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Musician and artist Paul Simonon is more readily recognised for his work in music as the incredibly handsome and stylish bass guitarist of 1970s British punk rock band The Clash. But he’s much more than just a pretty-faced bassist, he’s a pretty-faced painter too. This weekend saw his third solo exhibition “Wot No Bike” close at the Institute of Contemporary Arts (ICA), London - one of the few places where he was allowed to gig with The Clash in the early days.

This time around he went back to his first love, art – something he was exposed to long before music. As a child he slept in a room where his father – also an artist – painted. The walls were covered in art book tears taken from the library where his mother worked. Today, Simonon continues to surround himself with art, particularly 1950s British Kitchen Sink artists such as the founder, John Bratby, who commented on working-class environments through their work - a point of reference for Wot No Bike. In a short film displayed alongside his collection of paintings, Simonon talks to filmmaker Baillie Walsh about his work and artistic references. He points out The Toilet painting by John Bratby; “it’s these kinds of things that excite me, they’re mundane but it’s about the ordinary made extraordinary.”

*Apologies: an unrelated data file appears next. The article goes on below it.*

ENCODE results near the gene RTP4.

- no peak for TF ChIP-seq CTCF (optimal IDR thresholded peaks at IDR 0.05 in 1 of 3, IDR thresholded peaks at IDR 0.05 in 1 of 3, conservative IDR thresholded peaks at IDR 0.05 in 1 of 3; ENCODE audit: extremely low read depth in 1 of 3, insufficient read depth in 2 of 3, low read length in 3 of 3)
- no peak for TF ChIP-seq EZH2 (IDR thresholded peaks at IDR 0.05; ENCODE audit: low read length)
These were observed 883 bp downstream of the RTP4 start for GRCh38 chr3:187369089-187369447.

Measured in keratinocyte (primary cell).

The show consisted of twenty-two oil paintings and linocuts of his biker-related possessions; leather jackets, boots, gloves, helmets, goggles, sets of keys and, not forgetting, motorbikes themselves. There were also abundant Gitanes and Embassy cigarette packets, Clipper lighters and ashtrays. One of the paintings, homage to the motorcycle club 59 included a subtle nod to his style and love of fashion with a silk paisley scarf hanging over the edge of a table. The work has been described as autobiographical. In fact, being a biker has been a huge part of Simonon’s life in London since the 1960s. After the Second World War, for the first time, youth had been recognised as a distinct stage in life, as opposed to just going from being a child to an adult. This shift allowed youth and counterculture to grow. And as per Franc Roddam’s Quadrophenia (1979); subculture wasn’t solely about the way people dressed, it was ‘a way of life’. By the 1970s the angry punks had surfaced and, at the height of it, Simonon smashed his bass in that iconic London Calling album cover. A classic.

Whether Paul Simonon’s paintings will become classics one day, too, is yet to be seen. For now, we’ve witnessed a collection of objects and paraphernalia that literally paint a picture of his everyday. Ironically, there was only one guitar in the background.

Paul Simonon – Wot No Bike was shown at the Institute of Contemporary Art, London from 21 January to 7 February 2015.


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